Richard Taylor and colleagues have identified a new hallmark of motor degeneration characterised by fragments of aberrant mRNA accumulating in axons, offering fresh insights into neurodegeneration.
With our ageing population, neurodegeneration and neurodegenerative disorders are becoming increasingly pressing to solve. Despite the increasing prevalence of these disorders, the mechanisms and biological processes underlying these disorders are not well understood and many precursors to the onset of symptoms are unidentified. SFPQ misregulation has been known to be hallmark of amyotrophic lateral sclerosis (ALS) for some time but it has been unclear how such misregulation might contribute to degeneration.
In exciting new work, Richard Taylor, other members of the Houart lab and CDN colleagues Fursham Hamid and Euguene Makeyev have identified a previously unknown feature found in ALS. In their work, published in Nature Communications, Taylor et al. explore the impact of losing SFPQ in a zebrafish model. The authors found that indeed loss of SFPQ does lead to degeneration but that prior to the onset of this, neurons lacking the protein show axon extension, branching and synaptogenesis defects. Subcellular transcriptomic analysis showed that loss of neuronal SFPQ produces a complex set of intron-retaining (IR) transcripts which code for neuron-specific proteins that accumulate in neurites. Some of the local IR mRNAs are prematurely terminated within the retained intron (PreT-IR). Through further experiments, Taylor et al. showed that PreT-IR mRNAs undergo intronic polyadenylation, nuclear export, and are targeted to neurites.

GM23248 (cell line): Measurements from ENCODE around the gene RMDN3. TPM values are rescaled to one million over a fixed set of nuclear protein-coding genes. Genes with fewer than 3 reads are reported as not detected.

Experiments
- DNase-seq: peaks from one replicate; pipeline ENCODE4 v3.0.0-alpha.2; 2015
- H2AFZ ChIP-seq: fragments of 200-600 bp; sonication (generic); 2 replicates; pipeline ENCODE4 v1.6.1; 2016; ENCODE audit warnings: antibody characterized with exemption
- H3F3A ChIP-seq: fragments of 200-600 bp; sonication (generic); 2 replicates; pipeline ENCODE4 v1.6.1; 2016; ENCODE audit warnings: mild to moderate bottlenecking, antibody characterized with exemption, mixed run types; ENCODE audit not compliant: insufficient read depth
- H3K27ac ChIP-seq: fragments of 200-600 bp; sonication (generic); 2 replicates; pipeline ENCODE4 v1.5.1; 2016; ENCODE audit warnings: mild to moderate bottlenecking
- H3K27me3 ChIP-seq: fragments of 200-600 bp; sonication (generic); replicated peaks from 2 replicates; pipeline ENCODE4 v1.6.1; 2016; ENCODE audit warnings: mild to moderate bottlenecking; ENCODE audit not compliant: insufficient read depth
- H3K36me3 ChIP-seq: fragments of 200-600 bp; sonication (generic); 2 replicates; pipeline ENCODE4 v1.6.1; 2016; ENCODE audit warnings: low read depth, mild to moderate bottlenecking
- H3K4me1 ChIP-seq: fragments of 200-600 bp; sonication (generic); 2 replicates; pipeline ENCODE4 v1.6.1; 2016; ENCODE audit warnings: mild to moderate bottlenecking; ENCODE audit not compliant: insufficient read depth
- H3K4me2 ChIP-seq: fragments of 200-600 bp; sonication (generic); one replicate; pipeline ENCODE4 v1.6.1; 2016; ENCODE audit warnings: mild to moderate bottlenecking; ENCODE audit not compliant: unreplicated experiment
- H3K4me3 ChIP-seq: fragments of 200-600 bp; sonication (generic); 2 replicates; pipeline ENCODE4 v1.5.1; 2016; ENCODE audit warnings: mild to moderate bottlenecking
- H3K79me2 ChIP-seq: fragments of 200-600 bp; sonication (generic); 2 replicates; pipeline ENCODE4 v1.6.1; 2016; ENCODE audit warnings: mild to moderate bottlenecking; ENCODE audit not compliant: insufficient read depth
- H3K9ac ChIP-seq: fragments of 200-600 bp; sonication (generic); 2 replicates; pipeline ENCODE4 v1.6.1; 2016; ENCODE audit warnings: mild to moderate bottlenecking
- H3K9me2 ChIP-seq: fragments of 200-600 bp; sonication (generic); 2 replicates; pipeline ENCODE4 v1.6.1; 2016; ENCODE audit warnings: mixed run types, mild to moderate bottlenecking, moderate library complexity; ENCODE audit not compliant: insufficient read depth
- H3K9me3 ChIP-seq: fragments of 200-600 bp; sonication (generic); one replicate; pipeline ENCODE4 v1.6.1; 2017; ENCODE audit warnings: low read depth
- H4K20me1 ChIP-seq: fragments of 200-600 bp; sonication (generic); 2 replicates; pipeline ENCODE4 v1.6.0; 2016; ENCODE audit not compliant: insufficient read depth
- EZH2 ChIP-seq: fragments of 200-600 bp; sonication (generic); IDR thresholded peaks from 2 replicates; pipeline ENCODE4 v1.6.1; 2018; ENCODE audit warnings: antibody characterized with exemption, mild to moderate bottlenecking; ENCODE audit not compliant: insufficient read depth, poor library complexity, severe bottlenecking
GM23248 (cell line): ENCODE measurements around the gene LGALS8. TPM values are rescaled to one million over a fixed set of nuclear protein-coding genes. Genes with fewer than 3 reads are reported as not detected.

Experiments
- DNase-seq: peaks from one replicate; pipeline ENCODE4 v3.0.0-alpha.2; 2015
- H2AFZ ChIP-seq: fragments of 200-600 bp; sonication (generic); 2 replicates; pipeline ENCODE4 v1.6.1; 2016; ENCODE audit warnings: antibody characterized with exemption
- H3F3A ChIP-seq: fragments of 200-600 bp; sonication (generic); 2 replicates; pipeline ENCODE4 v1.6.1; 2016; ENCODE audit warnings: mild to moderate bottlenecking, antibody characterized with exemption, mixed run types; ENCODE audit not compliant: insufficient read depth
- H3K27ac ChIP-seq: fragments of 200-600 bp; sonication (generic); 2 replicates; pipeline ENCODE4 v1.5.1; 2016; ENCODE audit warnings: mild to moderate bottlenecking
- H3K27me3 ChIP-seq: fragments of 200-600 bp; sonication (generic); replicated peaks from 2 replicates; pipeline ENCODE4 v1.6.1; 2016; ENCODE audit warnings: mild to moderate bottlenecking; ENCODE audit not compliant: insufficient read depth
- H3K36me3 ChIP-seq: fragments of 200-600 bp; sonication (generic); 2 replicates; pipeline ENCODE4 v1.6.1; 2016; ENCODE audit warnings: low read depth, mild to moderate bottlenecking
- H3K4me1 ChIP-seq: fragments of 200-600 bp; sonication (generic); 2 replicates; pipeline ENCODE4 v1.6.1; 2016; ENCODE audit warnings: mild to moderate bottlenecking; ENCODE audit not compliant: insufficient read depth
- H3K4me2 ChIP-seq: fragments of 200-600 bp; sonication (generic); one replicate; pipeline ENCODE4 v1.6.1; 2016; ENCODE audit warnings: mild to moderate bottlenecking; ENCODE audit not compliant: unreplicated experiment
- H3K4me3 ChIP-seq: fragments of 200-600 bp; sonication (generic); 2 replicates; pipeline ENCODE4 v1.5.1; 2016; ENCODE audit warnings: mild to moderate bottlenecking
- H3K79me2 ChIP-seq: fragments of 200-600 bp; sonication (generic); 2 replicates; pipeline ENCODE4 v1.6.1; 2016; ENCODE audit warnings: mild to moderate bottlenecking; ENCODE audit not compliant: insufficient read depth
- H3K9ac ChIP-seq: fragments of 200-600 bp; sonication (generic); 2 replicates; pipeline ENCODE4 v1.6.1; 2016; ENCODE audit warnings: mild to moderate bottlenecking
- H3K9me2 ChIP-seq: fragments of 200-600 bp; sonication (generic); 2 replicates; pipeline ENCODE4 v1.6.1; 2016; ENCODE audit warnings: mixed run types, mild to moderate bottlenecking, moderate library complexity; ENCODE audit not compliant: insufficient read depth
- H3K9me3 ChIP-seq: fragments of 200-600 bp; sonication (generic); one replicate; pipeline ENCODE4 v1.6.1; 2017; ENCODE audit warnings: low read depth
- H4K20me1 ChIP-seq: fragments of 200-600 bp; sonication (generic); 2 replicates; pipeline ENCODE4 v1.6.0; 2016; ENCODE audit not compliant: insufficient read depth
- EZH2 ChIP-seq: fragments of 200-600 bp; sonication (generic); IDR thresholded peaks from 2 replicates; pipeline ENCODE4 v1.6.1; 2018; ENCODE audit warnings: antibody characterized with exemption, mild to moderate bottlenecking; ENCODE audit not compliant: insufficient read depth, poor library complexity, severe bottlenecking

Taylor and colleagues then sought to understand the medical relevance of their findings and found the same IR and PreT-IR mRNAs were enriched in RNAseq datasets derived from tissue from patients with both familial and sporadic ALS.
These new findings not only challenge the dogma that prematurely terminated mRNAs are targeted for degradation but offer novel insights into the mechanisms underlying ALS and possibly other neurodegenerative conditions. The findings offer the potential for a new avenue of therapy in ALS patients, restoring SFPQ function in neurons to prevent their degeneration.